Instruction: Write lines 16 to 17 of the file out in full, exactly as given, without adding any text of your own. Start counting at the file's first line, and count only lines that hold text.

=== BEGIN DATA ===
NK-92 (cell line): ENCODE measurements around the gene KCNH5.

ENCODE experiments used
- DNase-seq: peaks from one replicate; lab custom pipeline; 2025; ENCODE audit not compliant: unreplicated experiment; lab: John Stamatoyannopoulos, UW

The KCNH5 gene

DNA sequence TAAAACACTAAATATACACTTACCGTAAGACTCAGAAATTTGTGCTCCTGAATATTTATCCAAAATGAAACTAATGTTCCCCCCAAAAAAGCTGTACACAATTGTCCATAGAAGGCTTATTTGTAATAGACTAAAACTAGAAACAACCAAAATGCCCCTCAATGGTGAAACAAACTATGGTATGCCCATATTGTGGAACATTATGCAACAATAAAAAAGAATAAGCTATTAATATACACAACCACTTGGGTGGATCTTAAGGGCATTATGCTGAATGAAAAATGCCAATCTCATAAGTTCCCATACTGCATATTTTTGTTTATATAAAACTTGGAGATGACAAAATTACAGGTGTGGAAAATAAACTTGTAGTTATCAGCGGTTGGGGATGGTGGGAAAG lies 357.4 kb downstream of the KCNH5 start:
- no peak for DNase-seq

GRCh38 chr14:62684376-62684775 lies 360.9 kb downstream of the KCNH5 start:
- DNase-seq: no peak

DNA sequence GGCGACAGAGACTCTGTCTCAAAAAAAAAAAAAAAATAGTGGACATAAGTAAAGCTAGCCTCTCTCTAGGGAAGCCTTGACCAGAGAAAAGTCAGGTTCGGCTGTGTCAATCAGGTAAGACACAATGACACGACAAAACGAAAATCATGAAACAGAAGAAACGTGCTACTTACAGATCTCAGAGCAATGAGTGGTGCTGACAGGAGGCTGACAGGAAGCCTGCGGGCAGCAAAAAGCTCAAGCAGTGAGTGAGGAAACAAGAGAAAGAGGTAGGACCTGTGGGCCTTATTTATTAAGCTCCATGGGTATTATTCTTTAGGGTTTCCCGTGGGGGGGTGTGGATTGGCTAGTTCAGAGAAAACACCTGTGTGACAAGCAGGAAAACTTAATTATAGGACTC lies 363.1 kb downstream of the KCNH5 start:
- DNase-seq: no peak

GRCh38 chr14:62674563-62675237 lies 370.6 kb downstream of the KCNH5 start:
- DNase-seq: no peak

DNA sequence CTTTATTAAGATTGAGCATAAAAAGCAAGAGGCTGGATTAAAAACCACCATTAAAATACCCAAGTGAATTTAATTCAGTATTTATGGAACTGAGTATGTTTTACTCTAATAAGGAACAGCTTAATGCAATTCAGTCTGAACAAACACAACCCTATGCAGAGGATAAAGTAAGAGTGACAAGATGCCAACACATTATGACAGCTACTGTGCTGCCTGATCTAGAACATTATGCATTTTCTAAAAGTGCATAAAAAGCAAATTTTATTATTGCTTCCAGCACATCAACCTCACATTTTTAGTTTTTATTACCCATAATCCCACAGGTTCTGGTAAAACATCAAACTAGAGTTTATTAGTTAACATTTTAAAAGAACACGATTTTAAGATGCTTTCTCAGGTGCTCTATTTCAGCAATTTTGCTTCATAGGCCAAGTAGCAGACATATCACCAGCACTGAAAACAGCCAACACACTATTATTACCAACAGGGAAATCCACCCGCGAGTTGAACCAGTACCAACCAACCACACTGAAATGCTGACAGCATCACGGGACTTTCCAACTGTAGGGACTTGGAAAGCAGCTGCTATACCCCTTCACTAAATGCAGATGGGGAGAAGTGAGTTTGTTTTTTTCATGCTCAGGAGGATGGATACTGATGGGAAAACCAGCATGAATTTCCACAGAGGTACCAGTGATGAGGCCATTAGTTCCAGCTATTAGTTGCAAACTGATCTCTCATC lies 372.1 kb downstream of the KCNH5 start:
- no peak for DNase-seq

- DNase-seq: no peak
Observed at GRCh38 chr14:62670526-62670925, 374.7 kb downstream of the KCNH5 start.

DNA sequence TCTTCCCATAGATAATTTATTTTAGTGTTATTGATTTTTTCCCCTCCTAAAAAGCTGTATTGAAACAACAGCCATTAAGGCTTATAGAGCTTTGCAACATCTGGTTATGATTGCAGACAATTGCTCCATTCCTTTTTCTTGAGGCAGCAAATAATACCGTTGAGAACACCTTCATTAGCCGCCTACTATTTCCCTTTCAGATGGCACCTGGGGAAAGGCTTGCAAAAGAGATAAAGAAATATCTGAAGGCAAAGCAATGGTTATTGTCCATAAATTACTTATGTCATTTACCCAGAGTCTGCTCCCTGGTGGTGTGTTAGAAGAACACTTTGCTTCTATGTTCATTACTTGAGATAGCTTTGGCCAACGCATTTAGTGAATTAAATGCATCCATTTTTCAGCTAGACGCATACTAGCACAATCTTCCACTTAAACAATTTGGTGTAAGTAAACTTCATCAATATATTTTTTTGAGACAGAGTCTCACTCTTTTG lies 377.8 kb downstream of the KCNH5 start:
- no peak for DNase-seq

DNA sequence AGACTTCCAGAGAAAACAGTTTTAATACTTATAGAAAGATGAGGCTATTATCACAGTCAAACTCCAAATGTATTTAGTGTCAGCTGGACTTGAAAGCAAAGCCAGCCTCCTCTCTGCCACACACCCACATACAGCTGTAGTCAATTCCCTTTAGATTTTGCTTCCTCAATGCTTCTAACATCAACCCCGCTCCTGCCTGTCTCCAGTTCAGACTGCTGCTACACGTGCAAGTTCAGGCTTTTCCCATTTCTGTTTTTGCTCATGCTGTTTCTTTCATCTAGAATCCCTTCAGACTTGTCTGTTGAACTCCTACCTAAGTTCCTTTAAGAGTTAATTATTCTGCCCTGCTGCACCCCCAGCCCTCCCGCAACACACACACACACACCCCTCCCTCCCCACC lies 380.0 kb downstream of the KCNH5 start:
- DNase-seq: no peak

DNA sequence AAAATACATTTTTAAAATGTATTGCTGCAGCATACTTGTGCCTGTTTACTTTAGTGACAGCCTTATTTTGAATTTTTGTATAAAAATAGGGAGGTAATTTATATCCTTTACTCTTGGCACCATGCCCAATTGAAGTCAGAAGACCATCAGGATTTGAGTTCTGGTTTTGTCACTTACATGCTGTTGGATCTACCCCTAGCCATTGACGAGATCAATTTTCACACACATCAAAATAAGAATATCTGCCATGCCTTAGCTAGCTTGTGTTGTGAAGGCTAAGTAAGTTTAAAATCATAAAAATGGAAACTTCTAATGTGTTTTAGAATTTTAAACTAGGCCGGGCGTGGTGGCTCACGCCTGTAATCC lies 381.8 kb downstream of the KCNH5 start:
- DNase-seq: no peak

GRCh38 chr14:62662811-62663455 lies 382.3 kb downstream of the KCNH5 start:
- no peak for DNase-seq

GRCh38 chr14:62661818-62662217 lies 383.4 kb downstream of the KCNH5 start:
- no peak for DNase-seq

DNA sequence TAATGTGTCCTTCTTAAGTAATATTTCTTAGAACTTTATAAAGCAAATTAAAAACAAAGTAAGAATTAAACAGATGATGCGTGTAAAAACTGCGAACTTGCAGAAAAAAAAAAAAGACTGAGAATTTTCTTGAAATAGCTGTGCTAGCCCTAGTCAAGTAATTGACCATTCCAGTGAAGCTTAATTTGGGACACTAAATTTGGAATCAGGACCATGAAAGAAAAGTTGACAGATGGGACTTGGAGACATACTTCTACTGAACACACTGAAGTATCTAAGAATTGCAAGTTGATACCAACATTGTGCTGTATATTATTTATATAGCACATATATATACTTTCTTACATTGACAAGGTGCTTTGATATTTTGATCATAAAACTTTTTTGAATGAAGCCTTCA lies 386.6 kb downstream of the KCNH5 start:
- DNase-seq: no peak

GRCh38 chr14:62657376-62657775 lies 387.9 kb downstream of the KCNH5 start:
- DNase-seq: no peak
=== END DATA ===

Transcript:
Observed at GRCh38 chr14:62670526-62670925, 374.7 kb downstream of the KCNH5 start.

DNA sequence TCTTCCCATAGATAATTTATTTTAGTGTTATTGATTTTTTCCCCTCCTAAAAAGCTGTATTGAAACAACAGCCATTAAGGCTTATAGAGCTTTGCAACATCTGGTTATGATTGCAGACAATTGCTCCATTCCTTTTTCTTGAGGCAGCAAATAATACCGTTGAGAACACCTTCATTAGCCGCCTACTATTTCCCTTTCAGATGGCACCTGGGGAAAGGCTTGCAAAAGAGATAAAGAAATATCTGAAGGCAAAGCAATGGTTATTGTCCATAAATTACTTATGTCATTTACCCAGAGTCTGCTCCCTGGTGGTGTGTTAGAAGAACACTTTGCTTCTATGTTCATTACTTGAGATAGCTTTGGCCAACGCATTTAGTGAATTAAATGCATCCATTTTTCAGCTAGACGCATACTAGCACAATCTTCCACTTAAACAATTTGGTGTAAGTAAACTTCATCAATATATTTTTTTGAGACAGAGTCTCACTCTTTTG lies 377.8 kb downstream of the KCNH5 start: